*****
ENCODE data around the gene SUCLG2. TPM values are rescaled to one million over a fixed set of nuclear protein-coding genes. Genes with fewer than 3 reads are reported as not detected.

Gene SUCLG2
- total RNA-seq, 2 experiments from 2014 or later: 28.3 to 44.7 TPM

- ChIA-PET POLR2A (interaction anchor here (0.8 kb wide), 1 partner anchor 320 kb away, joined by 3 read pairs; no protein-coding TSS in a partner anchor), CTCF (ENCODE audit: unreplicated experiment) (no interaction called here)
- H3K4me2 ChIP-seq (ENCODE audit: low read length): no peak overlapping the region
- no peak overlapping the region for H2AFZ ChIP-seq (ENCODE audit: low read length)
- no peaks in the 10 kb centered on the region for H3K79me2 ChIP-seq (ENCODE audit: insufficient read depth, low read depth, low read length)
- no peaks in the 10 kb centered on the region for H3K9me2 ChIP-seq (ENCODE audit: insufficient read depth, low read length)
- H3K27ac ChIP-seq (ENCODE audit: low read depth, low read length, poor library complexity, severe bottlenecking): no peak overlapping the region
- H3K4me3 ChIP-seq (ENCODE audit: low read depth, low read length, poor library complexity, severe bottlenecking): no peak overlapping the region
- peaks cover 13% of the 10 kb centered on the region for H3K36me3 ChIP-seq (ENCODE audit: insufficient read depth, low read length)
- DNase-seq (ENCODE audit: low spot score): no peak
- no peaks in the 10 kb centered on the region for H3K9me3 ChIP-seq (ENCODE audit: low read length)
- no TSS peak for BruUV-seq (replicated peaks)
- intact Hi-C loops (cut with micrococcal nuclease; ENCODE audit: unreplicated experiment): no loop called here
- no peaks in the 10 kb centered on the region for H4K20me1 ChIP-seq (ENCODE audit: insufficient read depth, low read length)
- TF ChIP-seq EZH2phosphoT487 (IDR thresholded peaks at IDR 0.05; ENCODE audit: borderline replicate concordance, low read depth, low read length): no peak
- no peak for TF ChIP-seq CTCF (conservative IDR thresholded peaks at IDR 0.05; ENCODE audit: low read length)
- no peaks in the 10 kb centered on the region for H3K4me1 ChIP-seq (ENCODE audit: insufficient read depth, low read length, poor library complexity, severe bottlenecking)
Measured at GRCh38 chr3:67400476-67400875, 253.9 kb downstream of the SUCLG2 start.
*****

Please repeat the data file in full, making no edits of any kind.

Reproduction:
ENCODE data around the gene SUCLG2. TPM values are rescaled to one million over a fixed set of nuclear protein-coding genes. Genes with fewer than 3 reads are reported as not detected.

Gene SUCLG2
- total RNA-seq, 2 experiments from 2014 or later: 28.3 to 44.7 TPM

- ChIA-PET POLR2A (interaction anchor here (0.8 kb wide), 1 partner anchor 320 kb away, joined by 3 read pairs; no protein-coding TSS in a partner anchor), CTCF (ENCODE audit: unreplicated experiment) (no interaction called here)
- H3K4me2 ChIP-seq (ENCODE audit: low read length): no peak overlapping the region
- no peak overlapping the region for H2AFZ ChIP-seq (ENCODE audit: low read length)
- no peaks in the 10 kb centered on the region for H3K79me2 ChIP-seq (ENCODE audit: insufficient read depth, low read depth, low read length)
- no peaks in the 10 kb centered on the region for H3K9me2 ChIP-seq (ENCODE audit: insufficient read depth, low read length)
- H3K27ac ChIP-seq (ENCODE audit: low read depth, low read length, poor library complexity, severe bottlenecking): no peak overlapping the region
- H3K4me3 ChIP-seq (ENCODE audit: low read depth, low read length, poor library complexity, severe bottlenecking): no peak overlapping the region
- peaks cover 13% of the 10 kb centered on the region for H3K36me3 ChIP-seq (ENCODE audit: insufficient read depth, low read length)
- DNase-seq (ENCODE audit: low spot score): no peak
- no peaks in the 10 kb centered on the region for H3K9me3 ChIP-seq (ENCODE audit: low read length)
- no TSS peak for BruUV-seq (replicated peaks)
- intact Hi-C loops (cut with micrococcal nuclease; ENCODE audit: unreplicated experiment): no loop called here
- no peaks in the 10 kb centered on the region for H4K20me1 ChIP-seq (ENCODE audit: insufficient read depth, low read length)
- TF ChIP-seq EZH2phosphoT487 (IDR thresholded peaks at IDR 0.05; ENCODE audit: borderline replicate concordance, low read depth, low read length): no peak
- no peak for TF ChIP-seq CTCF (conservative IDR thresholded peaks at IDR 0.05; ENCODE audit: low read length)
- no peaks in the 10 kb centered on the region for H3K4me1 ChIP-seq (ENCODE audit: insufficient read depth, low read length, poor library complexity, severe bottlenecking)
Measured at GRCh38 chr3:67400476-67400875, 253.9 kb downstream of the SUCLG2 start.